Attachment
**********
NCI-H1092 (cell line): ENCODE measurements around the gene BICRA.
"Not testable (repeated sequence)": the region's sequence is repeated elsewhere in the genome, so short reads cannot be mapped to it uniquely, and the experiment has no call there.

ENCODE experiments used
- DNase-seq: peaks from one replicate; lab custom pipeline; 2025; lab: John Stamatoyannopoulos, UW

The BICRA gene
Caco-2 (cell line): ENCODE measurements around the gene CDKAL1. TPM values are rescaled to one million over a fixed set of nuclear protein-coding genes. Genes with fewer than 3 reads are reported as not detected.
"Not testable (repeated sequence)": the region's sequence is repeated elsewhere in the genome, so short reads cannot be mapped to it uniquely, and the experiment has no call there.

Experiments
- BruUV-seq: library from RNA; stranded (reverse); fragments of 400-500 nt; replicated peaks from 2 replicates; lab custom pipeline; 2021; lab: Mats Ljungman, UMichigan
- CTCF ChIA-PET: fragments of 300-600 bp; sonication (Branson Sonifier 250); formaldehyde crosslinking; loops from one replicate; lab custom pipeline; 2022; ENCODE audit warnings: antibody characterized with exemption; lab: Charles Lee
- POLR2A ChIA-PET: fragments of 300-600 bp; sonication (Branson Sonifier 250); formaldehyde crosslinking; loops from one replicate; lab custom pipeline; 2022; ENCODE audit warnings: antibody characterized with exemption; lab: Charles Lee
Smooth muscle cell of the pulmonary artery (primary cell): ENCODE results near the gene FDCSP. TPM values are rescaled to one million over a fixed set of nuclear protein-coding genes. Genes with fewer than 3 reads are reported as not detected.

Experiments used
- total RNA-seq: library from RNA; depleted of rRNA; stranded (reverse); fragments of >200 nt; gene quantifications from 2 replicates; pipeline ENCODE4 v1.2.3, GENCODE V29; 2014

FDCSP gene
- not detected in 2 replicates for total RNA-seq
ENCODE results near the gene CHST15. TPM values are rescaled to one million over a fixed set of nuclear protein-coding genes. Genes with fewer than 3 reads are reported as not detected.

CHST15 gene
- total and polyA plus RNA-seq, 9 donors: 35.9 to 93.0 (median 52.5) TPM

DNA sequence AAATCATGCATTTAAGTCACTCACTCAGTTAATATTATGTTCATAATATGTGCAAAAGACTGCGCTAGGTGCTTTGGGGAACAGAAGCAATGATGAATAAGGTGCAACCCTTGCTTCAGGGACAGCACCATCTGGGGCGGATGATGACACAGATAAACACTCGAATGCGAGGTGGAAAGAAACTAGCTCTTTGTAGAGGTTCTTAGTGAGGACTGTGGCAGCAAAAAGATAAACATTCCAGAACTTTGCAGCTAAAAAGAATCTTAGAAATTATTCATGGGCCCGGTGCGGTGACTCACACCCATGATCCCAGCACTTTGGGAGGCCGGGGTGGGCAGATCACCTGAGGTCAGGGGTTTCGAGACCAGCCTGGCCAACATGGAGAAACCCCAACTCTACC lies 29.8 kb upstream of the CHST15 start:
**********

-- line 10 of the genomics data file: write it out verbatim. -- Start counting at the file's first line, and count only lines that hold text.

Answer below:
- CTCF ChIA-PET: fragments of 300-600 bp; sonication (Branson Sonifier 250); formaldehyde crosslinking; loops from one replicate; lab custom pipeline; 2022; ENCODE audit warnings: antibody characterized with exemption; lab: Charles Lee